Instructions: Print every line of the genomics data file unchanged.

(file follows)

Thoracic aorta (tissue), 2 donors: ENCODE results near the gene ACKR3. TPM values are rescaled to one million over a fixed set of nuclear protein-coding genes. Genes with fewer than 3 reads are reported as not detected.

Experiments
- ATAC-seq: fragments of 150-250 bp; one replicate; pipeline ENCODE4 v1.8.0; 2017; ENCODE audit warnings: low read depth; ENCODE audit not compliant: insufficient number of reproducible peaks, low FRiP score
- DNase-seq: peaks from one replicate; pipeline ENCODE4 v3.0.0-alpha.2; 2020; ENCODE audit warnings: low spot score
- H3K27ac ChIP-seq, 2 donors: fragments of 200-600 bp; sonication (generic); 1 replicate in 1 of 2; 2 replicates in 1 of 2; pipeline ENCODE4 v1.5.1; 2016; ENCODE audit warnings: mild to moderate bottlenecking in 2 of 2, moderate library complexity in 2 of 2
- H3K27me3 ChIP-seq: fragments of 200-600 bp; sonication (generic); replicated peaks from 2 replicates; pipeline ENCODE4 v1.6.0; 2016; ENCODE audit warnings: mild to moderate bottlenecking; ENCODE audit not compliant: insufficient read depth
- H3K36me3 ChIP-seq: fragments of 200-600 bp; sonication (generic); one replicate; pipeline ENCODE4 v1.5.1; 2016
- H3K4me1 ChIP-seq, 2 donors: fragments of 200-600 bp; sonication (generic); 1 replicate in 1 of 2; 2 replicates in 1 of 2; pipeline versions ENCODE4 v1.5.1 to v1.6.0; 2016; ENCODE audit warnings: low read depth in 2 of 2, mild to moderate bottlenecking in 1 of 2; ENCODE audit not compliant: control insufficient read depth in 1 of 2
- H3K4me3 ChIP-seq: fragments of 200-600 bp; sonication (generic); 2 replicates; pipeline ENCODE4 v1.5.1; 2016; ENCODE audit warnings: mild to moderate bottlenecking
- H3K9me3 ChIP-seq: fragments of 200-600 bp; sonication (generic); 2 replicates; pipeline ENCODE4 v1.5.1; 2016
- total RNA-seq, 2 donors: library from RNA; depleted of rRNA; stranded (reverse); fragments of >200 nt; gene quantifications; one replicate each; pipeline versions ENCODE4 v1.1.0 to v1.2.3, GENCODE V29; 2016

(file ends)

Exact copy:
Thoracic aorta (tissue), 2 donors: ENCODE results near the gene ACKR3. TPM values are rescaled to one million over a fixed set of nuclear protein-coding genes. Genes with fewer than 3 reads are reported as not detected.

Experiments
- ATAC-seq: fragments of 150-250 bp; one replicate; pipeline ENCODE4 v1.8.0; 2017; ENCODE audit warnings: low read depth; ENCODE audit not compliant: insufficient number of reproducible peaks, low FRiP score
- DNase-seq: peaks from one replicate; pipeline ENCODE4 v3.0.0-alpha.2; 2020; ENCODE audit warnings: low spot score
- H3K27ac ChIP-seq, 2 donors: fragments of 200-600 bp; sonication (generic); 1 replicate in 1 of 2; 2 replicates in 1 of 2; pipeline ENCODE4 v1.5.1; 2016; ENCODE audit warnings: mild to moderate bottlenecking in 2 of 2, moderate library complexity in 2 of 2
- H3K27me3 ChIP-seq: fragments of 200-600 bp; sonication (generic); replicated peaks from 2 replicates; pipeline ENCODE4 v1.6.0; 2016; ENCODE audit warnings: mild to moderate bottlenecking; ENCODE audit not compliant: insufficient read depth
- H3K36me3 ChIP-seq: fragments of 200-600 bp; sonication (generic); one replicate; pipeline ENCODE4 v1.5.1; 2016
- H3K4me1 ChIP-seq, 2 donors: fragments of 200-600 bp; sonication (generic); 1 replicate in 1 of 2; 2 replicates in 1 of 2; pipeline versions ENCODE4 v1.5.1 to v1.6.0; 2016; ENCODE audit warnings: low read depth in 2 of 2, mild to moderate bottlenecking in 1 of 2; ENCODE audit not compliant: control insufficient read depth in 1 of 2
- H3K4me3 ChIP-seq: fragments of 200-600 bp; sonication (generic); 2 replicates; pipeline ENCODE4 v1.5.1; 2016; ENCODE audit warnings: mild to moderate bottlenecking
- H3K9me3 ChIP-seq: fragments of 200-600 bp; sonication (generic); 2 replicates; pipeline ENCODE4 v1.5.1; 2016
- total RNA-seq, 2 donors: library from RNA; depleted of rRNA; stranded (reverse); fragments of >200 nt; gene quantifications; one replicate each; pipeline versions ENCODE4 v1.1.0 to v1.2.3, GENCODE V29; 2016